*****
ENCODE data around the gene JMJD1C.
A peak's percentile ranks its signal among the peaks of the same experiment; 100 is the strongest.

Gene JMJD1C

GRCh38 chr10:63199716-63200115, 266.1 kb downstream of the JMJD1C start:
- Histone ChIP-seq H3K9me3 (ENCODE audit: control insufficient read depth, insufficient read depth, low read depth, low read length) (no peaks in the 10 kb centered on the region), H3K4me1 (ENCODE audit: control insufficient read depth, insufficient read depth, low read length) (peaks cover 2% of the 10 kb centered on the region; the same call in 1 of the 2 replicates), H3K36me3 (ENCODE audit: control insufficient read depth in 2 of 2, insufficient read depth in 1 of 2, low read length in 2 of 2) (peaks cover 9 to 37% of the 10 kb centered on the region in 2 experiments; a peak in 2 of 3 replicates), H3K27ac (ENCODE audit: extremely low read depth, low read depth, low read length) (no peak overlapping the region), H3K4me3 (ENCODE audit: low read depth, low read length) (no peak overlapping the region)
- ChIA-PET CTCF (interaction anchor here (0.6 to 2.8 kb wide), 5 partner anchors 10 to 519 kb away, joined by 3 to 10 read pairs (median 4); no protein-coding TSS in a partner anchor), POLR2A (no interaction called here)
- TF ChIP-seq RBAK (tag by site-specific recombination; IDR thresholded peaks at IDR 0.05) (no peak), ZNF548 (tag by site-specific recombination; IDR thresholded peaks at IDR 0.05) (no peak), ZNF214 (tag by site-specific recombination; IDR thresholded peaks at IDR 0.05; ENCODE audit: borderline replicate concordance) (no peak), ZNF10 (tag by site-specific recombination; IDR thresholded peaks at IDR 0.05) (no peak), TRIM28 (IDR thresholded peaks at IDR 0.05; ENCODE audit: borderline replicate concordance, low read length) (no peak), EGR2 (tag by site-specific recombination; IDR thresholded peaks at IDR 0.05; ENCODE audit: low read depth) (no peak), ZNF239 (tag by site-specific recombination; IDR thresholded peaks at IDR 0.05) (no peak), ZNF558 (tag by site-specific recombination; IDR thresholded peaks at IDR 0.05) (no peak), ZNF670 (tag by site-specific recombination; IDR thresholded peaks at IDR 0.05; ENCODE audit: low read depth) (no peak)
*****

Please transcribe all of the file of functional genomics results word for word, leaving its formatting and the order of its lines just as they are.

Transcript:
ENCODE data around the gene JMJD1C.
A peak's percentile ranks its signal among the peaks of the same experiment; 100 is the strongest.

Gene JMJD1C

GRCh38 chr10:63199716-63200115, 266.1 kb downstream of the JMJD1C start:
- Histone ChIP-seq H3K9me3 (ENCODE audit: control insufficient read depth, insufficient read depth, low read depth, low read length) (no peaks in the 10 kb centered on the region), H3K4me1 (ENCODE audit: control insufficient read depth, insufficient read depth, low read length) (peaks cover 2% of the 10 kb centered on the region; the same call in 1 of the 2 replicates), H3K36me3 (ENCODE audit: control insufficient read depth in 2 of 2, insufficient read depth in 1 of 2, low read length in 2 of 2) (peaks cover 9 to 37% of the 10 kb centered on the region in 2 experiments; a peak in 2 of 3 replicates), H3K27ac (ENCODE audit: extremely low read depth, low read depth, low read length) (no peak overlapping the region), H3K4me3 (ENCODE audit: low read depth, low read length) (no peak overlapping the region)
- ChIA-PET CTCF (interaction anchor here (0.6 to 2.8 kb wide), 5 partner anchors 10 to 519 kb away, joined by 3 to 10 read pairs (median 4); no protein-coding TSS in a partner anchor), POLR2A (no interaction called here)
- TF ChIP-seq RBAK (tag by site-specific recombination; IDR thresholded peaks at IDR 0.05) (no peak), ZNF548 (tag by site-specific recombination; IDR thresholded peaks at IDR 0.05) (no peak), ZNF214 (tag by site-specific recombination; IDR thresholded peaks at IDR 0.05; ENCODE audit: borderline replicate concordance) (no peak), ZNF10 (tag by site-specific recombination; IDR thresholded peaks at IDR 0.05) (no peak), TRIM28 (IDR thresholded peaks at IDR 0.05; ENCODE audit: borderline replicate concordance, low read length) (no peak), EGR2 (tag by site-specific recombination; IDR thresholded peaks at IDR 0.05; ENCODE audit: low read depth) (no peak), ZNF239 (tag by site-specific recombination; IDR thresholded peaks at IDR 0.05) (no peak), ZNF558 (tag by site-specific recombination; IDR thresholded peaks at IDR 0.05) (no peak), ZNF670 (tag by site-specific recombination; IDR thresholded peaks at IDR 0.05; ENCODE audit: low read depth) (no peak)